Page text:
20121130-093709.jpgTHREE DUDES

“Dude!” my teenage daughter, Rachel, exclaims. “This is awesome!” In the current vernacular of teenspeak this means she’s enjoying her first attempt at horseback riding. Dude, I think to myself. That’s exactly what we are – dudes. We don’t know the first thing about riding horses. We are in the corral of Rancho El Charro a few miles from downtown Puerto Vallarta, and Rafael, our guide, is assigning horses to us. Rachel is mounted astride Baby, a horse with the long legs of a moose. I have been paired with Payaso, a beautiful horse with white face and stockings. “Payaso” is Spanish for clown. Ranch owner Pamela de Aguirre assures me that Payaso was named for his all-white face and not for his behavior. My son, Nicholas, has a horse named Cantaritas.

Long ago, as a boy, I rode a horse. It took off running through the Southern California desert at what seemed like 85 mph with me on its back. It totally ignored my attempts to communicate “stop” to it via the reins. I pulled those reins with all my might but that horse just kept running. After deciding that my horse was going to run all the way to the distant mountains and buck me off onto a pile of sharp rocks, I chose to foil his evil plan by leaping from the saddle. I landed in some prickly desert bush which thoroughly lacerated my face and arms. I still relate to horses in terms of that wicked animal.

Pamela assures me that only gentle horses are assigned to beginning riders. I lean forward in the saddle and pat Payaso on the neck. “You’re a good horse, aren’t you, Payaso?” My words are part question and part self-reassuring statement. “You’re not going to try any funny stuff, are you?” I decide I’m going to be firm with Payaso. They say a horse can sense its rider’s emotions and I want Payaso to sense nothing but determination and self-confidence. I’ll show him who is boss right from the start and there won’t be any problem.

Rafael leads our small party through the streets of the village of Playa Grande and into the Pitillal River. The river water is clear and shallow. I notice that Rachel and Nicholas have discovered their saddle horns too. We all agree they make great handles and each of us has gripped our own with at least one hand. The horses know the trail well and Payaso doesn’t seem to require any instructions from me to keep him headed in the right direction. We move easily along the side of the river and past a rock quarry. I relax a little. On either side of the river steep hillsides rise at least a thousand feet. They are covered by lush tropical vegetation. Large hawks circle slowly overhead. A long-necked egret is intently fishing for crayfish in the river nearby and ignores us as we pass within twenty feet. I decide that horseback is a great place from which to sightsee as the horse takes the responsibility for avoiding obstacles. I crane my neck upward at a large tree with fleshy limbs. “We call that the tourist tree” Rafael tells me. He explains that it gets its name from its reddish, peeling bark that reminds locals of sunburned Yankee tourists. We pass an old man with two burros who is burning logs in the riverbed to make charcoal.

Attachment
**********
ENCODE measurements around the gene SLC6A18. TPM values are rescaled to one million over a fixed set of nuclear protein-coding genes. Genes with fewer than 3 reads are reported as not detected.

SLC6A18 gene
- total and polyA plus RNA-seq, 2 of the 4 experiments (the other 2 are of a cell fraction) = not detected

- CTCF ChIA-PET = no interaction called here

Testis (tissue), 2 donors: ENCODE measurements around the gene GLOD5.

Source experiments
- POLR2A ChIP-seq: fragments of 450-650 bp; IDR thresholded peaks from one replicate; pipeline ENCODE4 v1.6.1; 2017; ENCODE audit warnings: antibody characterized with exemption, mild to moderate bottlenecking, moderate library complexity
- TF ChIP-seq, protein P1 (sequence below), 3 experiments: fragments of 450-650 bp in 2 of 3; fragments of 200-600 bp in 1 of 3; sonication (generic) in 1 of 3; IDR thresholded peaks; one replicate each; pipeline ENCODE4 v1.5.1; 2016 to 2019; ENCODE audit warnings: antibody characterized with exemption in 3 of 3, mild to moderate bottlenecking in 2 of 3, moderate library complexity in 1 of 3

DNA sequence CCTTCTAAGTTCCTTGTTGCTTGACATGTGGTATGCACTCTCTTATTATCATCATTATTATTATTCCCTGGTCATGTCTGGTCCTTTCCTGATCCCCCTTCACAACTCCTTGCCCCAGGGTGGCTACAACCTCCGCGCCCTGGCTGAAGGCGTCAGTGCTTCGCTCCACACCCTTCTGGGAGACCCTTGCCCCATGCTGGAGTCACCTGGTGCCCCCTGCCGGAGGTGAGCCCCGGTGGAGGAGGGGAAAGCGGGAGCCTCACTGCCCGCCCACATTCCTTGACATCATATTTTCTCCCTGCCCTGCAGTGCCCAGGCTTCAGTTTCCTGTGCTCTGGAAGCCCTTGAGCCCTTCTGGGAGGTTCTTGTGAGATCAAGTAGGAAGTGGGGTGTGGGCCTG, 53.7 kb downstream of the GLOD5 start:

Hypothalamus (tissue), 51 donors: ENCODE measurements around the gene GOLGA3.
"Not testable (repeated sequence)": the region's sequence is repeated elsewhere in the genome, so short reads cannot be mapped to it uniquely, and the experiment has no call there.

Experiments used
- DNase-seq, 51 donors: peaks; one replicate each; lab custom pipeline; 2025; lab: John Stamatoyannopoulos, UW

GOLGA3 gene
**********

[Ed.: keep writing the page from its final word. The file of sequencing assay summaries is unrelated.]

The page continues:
We cross the river again and start up a dirt road into the forest. By this time I have decided that it is a waste of time for me to hold Payaso’s reins. He knows perfectly well where we are going. I allow the reins to fall on his neck and I grip the saddle horn with both hands. Here, I figure, they will do the most good should I start to fall off.

Now that the trail has become a relatively wide dirt road, Baby decides that he will pass Payaso and become the leader. Payaso decides Baby will do no such thing and he surges ahead of Baby. My head is snapped back by the unexpected acceleration, and before I know it, I am a passive participant in a horse race. Too late, I remember that the reins do serve a purpose. Even though I am firmly clinging to the saddle, it is Payaso who is making the decisions for the two of us. Déjà vu, my boyhood ride of terror is starting all over again.

“Daaaaad!” Rachel yells. “Do something!” I manage to grab Payaso’s reins from his neck with one hand and pull. Miracle of miracles, Payaso slows down. I pull some more and he slows to a walk. Baby settles in beside us. Impressed by my own horsemanship, I confidently tell Rachel “You just have to let your horse know that you’re the boss.”

Tune in tomorrow for the exciting conclusion of Dude Rides Again

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